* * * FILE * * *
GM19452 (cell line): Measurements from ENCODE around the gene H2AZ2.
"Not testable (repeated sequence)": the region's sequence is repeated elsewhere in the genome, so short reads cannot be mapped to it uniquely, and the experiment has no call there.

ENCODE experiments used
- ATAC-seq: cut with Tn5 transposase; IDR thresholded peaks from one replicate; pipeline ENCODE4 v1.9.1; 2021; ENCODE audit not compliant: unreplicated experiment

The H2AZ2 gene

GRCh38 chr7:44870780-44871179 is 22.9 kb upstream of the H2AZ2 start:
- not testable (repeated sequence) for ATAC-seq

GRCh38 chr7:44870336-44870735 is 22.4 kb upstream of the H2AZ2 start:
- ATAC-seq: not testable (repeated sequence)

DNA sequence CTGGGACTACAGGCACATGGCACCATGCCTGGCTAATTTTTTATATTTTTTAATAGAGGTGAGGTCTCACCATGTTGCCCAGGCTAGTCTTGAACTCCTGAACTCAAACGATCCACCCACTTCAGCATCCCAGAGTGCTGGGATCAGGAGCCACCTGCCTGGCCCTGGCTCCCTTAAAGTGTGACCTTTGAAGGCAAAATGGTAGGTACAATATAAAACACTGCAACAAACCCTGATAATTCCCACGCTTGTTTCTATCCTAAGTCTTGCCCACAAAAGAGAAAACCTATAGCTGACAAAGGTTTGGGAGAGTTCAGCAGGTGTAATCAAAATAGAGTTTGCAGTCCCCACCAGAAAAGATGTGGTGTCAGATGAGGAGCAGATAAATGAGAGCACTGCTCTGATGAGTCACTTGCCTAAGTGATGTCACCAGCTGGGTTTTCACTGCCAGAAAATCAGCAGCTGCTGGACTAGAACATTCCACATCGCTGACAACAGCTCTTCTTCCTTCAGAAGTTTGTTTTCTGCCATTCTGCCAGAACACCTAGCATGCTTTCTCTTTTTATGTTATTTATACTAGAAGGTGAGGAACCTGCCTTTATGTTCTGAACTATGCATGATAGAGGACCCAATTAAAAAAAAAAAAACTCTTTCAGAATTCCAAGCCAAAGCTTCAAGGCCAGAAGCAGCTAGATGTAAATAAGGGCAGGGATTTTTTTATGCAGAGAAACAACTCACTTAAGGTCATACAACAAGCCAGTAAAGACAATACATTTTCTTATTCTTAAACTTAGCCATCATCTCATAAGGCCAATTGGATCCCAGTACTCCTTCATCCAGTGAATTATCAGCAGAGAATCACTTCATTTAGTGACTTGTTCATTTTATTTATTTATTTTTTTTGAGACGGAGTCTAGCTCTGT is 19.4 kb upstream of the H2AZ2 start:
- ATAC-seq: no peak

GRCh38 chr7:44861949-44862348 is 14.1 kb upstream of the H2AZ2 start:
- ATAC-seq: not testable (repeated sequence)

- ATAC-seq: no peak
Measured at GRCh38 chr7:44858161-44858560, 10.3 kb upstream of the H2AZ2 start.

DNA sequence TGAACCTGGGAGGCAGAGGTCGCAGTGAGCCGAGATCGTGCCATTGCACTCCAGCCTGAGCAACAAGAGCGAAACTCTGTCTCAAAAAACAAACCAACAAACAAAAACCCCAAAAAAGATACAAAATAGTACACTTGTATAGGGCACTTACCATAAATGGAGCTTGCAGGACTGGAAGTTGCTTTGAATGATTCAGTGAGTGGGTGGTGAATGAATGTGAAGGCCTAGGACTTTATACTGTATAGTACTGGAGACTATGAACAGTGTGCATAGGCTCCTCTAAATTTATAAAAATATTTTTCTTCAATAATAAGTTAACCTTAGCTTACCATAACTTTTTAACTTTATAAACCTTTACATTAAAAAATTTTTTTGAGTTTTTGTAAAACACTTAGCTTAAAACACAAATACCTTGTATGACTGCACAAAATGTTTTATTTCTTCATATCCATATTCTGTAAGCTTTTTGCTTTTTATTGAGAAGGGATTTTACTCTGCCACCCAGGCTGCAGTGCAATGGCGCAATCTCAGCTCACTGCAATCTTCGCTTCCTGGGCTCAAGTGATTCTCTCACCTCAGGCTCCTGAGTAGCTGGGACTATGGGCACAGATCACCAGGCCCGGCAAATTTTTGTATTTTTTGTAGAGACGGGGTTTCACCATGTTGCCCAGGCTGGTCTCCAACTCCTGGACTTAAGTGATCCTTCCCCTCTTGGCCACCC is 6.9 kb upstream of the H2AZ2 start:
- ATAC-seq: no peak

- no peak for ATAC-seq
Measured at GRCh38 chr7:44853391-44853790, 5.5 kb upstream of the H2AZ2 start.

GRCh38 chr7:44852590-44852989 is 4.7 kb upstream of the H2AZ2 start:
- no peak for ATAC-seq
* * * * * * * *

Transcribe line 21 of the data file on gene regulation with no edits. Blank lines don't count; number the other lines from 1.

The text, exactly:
- no peak for ATAC-seq